Tuesday, 6 November 2012

Burmese Chicken with Fried Rice and Broccolini

You may or may not know this about us Reid Girls, but we absolutely love writing this blog. It is a constant topic of conversation, and we check our stats every day. The beauty of Blogspot is that it tells us when we have hits from different places in the world, and it’s so fun to look at the different countries people are reading us from. We’re big in Russia, and we have a few faithful followers in Germany and the UK.

When Mummy called me the other day to tell me that we have a reader in Burma, I was especially touched. Burma (also known as Myanmar) is a country in South East Asia that I must admit, I had never even heard of until I started working with refugees. In the last few years, I have worked with a number of children leaving this part of the world because of a civil war, human trafficking, poor health care and numerous other human rights violations. I had to Google Burma when I first heard about it to learn more, and I would encourage you to as well.

Sadly, like so many gorgeous countries in the world, Burma’s bad reputation precedes it, and people often don’t look past the violence. But if you do a quick Google Image search, you’ll see it’s actually a beautiful country. It is full of teak forests, has a huge coastline, and a vibrant culture. Like most Asian countries, the cuisine is varied and incredibly flavourful. It borders India, Bangladesh, Thailand, Laos and China. Each of those countries has its own incredible cuisine, so you can imagine the influence on Burmese cuisine. I came across a recipe for Burmese chicken right after I learned about our reader, and I knew I had to try it.

I cannot find this recipe online, but it’s from a book called “Burma” by Naomi Daguid. This recipe, despite tasting complex and amazing, is actually quite simple. Unlike many Asian recipes, you don’t need a ton of ingredients, and you’ll be able to find everything in your local grocery. But if you have an Asian store in your neighbourhood, I strongly urge you to take a trip there one afternoon to see what you can find.

You’ll need:
·      Chicken (I used boneless skinless breasts)
·      1 tbsp. garlic
·      1 tbsp. ginger
·      ½ tbsp. turmeric
·      ¼ tbsp. chili powder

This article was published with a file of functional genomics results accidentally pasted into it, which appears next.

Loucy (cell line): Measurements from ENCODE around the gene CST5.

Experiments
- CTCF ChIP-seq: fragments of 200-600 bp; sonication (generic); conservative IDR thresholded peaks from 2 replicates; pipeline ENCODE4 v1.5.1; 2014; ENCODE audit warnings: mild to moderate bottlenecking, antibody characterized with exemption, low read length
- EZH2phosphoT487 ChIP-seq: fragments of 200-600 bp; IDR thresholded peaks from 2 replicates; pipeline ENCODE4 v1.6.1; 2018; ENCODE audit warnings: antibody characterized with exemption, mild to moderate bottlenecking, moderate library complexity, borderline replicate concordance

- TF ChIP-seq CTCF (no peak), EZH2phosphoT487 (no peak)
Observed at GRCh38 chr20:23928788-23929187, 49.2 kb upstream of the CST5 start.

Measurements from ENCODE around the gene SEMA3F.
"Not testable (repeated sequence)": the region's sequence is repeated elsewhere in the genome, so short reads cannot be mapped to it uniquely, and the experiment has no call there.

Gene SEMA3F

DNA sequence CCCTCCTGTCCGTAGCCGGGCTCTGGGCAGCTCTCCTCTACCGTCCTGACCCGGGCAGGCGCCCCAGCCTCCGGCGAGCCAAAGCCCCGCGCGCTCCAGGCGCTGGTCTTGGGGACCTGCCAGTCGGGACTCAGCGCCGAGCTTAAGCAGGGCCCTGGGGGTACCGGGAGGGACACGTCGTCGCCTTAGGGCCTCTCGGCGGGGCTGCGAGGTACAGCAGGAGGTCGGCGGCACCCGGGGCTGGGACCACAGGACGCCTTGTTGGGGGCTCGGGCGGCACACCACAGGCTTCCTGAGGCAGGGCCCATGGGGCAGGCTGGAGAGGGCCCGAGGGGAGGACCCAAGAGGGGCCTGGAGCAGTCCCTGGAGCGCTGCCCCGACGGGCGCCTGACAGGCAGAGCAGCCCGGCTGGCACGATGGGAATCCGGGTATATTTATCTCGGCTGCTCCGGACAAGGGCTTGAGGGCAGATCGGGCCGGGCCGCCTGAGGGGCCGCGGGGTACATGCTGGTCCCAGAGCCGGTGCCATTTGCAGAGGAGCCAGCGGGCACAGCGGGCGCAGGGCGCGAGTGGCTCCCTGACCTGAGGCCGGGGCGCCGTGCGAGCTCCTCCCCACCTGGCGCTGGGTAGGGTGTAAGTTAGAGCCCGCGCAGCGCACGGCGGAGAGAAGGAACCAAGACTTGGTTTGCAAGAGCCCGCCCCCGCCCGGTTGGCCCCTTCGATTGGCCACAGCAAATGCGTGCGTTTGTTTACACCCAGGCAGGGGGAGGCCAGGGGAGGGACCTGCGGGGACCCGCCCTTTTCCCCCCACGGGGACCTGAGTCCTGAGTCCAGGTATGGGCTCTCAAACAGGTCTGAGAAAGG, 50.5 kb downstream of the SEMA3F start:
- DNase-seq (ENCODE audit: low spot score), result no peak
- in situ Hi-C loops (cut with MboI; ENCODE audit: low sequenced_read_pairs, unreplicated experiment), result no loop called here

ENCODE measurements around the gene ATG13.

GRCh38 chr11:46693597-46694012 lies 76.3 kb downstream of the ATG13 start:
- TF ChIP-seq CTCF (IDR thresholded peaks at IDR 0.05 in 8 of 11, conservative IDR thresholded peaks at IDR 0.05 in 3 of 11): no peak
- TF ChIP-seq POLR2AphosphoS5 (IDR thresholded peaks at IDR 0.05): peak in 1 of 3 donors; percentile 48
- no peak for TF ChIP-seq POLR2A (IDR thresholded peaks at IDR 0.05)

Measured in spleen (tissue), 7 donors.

·      ½ tbsp. salt
·      Splash of peanut oil
·      2 tbsp. fish sauce

I don’t often take shortcuts, but when I do I have good reason. You can buy minced garlic with ginger in a jar, and when it’s for something like a marinade or a curry, I strongly urge you to use it. Would I do this for a fresh dip? No, probably not. But since this is going on a barbecue, you can get away with it. It will just makes this recipe that much easier. Mix all of this together in a bowl and rub on the chicken. Let sit for thirty minutes in the fridge and then fire up your grill. This will cook on low medium heat for about thirty minutes.

            While you have that fired up, make your rice. This is a recipe that works really well if you have leftover rice, but you can also make it fresh. You need:

·      ½ cup of sliced shallots
·      ¼ tsp turmeric
·      3 tbsp peanut oil
·      Rice (4 servings)
·      Cup of peas (optional)
·      Lime wedges (optional- and I am mortified I had none because it would have been amazing)

Start by heating your oil and sautéing your shallots. When they are transparent, add in your turmeric and rice. Finish with peas (I just used frozen) and fry that all up. Turn it down when it gets golden and just keep it warm.

Your broccolini is the last step. This is just a skinnier, taller version of your standard broccoli. It only needs a brief sauté in the pan, with a little sliced garlic and sesame oil. Go easy on the sesame oil, because it is strong.

Plate this all in an attractive way, I sliced the chicken and put it on the rice. Fresh cilantro is never a miss when it comes to Asian cooking. Let me give you a word of advice about cilantro though. I don’t know if they grow it by the side of the road or something, but it is always absolutely filthy when I get it home. Rinse it very well, or you will be serving grit with your chicken, and that will not be pleasant at all.

I really enjoyed making this and especially enjoyed eating it. I hope that this recipe brings our Burmese reader some joy, and that this recipe honours your culture and cuisine! 

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